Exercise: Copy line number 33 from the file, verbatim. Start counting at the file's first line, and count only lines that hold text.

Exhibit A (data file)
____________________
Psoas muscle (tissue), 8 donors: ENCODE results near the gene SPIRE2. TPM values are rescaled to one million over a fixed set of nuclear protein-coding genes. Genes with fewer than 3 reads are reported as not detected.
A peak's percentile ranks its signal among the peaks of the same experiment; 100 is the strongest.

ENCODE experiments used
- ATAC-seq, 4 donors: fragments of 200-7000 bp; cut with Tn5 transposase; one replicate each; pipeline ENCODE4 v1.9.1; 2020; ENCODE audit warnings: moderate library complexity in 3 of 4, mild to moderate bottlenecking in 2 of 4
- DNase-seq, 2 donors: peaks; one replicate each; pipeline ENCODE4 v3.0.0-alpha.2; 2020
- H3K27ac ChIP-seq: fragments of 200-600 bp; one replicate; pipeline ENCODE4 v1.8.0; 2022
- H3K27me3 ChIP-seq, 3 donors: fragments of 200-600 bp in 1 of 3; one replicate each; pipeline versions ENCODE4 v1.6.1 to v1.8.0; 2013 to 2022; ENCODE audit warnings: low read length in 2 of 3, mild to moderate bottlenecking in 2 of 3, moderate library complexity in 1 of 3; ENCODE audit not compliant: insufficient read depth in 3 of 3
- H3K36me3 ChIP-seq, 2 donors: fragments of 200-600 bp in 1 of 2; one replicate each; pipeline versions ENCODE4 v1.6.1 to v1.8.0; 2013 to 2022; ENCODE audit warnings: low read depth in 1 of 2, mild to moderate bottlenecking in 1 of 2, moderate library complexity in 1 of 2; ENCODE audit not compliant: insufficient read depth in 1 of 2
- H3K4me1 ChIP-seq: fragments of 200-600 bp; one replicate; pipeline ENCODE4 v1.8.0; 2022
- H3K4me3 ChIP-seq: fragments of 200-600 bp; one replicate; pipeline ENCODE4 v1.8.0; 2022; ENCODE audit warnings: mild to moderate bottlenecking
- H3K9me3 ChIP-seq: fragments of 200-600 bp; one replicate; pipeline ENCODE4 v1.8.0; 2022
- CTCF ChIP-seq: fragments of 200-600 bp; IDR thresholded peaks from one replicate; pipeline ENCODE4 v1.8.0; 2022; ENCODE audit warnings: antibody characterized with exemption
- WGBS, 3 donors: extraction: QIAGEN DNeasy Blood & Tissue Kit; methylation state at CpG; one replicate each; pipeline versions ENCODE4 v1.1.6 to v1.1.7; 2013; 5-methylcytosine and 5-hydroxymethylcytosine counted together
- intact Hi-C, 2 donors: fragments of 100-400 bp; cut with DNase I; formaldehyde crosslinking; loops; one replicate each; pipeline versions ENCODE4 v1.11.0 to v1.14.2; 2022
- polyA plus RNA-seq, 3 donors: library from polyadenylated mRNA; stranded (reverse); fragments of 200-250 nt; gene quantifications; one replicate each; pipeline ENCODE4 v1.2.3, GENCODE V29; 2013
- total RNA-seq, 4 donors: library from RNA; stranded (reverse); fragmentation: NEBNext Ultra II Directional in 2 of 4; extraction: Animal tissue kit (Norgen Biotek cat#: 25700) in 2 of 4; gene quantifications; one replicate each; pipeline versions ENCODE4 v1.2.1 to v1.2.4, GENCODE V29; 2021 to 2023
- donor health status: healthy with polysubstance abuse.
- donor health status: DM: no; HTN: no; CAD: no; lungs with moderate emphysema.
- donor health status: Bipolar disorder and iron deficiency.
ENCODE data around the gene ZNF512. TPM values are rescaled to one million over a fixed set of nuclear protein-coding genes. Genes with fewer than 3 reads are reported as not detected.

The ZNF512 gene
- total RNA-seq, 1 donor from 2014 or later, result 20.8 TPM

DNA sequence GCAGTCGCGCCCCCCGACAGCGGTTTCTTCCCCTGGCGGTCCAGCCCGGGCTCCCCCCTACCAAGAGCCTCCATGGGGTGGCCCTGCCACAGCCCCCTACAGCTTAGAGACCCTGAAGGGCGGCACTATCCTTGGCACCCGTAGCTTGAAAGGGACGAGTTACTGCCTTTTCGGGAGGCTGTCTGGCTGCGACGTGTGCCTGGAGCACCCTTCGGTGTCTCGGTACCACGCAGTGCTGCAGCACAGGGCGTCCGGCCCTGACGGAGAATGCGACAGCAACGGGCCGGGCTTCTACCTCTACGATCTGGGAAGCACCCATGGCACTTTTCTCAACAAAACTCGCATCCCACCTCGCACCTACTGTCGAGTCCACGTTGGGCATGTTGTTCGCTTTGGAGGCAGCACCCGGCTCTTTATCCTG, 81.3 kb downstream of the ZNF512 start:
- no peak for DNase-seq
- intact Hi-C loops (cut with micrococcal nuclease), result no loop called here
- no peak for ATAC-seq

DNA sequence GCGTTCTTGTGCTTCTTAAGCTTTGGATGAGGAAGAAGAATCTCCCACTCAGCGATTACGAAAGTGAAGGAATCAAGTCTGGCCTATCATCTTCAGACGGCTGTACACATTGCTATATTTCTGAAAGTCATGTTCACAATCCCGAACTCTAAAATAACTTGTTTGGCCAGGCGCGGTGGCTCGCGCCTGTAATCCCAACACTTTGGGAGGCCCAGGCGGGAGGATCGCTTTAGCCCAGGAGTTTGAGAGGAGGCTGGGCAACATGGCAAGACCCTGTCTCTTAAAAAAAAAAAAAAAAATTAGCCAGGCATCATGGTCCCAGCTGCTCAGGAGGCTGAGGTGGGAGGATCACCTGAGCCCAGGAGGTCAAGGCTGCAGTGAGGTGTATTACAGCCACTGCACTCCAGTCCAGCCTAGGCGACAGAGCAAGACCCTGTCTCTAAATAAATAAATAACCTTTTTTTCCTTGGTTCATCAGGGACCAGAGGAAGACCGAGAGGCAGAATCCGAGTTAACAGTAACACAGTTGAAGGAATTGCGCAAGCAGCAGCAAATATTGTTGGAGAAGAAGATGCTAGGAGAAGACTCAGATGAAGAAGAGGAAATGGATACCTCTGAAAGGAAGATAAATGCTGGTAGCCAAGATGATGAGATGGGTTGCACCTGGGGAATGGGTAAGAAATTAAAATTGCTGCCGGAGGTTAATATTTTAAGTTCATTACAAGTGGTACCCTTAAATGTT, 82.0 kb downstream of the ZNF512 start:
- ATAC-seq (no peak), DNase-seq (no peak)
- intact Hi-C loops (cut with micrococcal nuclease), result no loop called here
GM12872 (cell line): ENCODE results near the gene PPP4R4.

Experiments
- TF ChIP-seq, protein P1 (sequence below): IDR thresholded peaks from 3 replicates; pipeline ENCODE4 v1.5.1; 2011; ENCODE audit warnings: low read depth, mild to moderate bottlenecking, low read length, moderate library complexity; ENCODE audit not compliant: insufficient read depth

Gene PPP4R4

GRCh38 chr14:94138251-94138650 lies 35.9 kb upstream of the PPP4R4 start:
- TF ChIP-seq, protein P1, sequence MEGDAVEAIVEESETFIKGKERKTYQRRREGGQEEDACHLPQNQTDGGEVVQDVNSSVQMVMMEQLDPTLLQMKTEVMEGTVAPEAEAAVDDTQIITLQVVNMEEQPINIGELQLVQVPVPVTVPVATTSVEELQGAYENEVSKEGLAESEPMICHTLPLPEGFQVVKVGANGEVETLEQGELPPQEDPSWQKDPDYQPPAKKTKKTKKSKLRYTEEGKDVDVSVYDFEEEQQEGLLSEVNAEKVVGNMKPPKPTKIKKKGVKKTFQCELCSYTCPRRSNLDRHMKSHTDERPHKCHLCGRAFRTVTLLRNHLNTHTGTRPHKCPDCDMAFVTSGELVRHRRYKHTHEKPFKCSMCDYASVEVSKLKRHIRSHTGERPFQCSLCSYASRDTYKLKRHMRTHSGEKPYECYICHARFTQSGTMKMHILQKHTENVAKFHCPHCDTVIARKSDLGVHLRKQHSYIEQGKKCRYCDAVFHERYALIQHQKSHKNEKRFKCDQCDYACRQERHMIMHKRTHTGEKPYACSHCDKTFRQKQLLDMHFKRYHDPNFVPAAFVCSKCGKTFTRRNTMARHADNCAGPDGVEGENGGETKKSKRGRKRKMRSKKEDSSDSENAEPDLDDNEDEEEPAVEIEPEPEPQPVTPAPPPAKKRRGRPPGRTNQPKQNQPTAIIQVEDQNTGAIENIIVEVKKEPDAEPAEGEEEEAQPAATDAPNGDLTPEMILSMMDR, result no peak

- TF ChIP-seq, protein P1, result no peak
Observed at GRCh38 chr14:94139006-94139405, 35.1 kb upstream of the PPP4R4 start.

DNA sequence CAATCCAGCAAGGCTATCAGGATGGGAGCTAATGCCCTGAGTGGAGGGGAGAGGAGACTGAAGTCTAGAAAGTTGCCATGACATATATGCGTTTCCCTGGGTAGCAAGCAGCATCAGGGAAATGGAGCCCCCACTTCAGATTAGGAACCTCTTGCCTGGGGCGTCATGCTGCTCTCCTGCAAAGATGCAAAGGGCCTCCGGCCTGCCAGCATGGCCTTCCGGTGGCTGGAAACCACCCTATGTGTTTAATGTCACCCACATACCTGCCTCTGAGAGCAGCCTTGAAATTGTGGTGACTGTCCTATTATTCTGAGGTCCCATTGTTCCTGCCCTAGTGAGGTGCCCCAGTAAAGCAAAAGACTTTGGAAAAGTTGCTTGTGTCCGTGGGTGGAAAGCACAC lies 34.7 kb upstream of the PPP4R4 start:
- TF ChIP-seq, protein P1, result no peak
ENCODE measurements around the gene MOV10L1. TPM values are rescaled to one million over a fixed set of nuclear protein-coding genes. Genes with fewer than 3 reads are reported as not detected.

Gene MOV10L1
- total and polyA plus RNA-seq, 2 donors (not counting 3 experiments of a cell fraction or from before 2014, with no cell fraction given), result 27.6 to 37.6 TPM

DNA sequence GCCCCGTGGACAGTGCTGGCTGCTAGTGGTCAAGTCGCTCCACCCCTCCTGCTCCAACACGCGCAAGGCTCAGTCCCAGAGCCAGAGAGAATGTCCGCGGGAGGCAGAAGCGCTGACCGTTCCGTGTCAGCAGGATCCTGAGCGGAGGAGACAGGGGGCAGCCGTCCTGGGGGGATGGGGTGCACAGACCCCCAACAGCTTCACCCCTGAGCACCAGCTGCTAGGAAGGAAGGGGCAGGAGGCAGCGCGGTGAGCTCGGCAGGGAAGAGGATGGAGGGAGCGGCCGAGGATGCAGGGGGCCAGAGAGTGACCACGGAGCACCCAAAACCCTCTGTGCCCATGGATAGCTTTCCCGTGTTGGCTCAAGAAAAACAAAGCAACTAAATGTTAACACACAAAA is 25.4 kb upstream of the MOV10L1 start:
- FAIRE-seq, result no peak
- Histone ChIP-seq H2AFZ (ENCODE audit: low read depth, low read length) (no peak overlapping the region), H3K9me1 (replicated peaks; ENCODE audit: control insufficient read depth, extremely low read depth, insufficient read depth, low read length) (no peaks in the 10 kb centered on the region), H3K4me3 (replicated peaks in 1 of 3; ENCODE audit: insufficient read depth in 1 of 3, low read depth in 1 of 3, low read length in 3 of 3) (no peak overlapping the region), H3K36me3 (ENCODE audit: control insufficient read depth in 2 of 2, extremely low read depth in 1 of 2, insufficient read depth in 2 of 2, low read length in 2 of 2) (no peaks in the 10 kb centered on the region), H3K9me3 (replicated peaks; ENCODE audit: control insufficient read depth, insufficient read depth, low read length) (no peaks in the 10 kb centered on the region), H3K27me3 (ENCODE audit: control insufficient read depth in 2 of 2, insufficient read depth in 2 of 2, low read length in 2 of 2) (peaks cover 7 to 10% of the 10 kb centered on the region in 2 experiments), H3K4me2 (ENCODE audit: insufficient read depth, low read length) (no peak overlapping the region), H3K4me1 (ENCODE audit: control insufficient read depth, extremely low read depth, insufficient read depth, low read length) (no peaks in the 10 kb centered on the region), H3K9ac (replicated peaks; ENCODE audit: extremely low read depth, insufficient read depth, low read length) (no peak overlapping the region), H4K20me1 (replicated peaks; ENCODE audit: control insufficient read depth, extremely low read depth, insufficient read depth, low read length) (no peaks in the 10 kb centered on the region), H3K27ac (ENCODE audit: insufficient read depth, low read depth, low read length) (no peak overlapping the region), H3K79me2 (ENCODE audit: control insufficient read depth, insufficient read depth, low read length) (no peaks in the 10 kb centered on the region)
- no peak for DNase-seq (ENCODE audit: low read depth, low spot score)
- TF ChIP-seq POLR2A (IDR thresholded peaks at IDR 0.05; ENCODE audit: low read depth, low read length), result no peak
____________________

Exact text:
Gene PPP4R4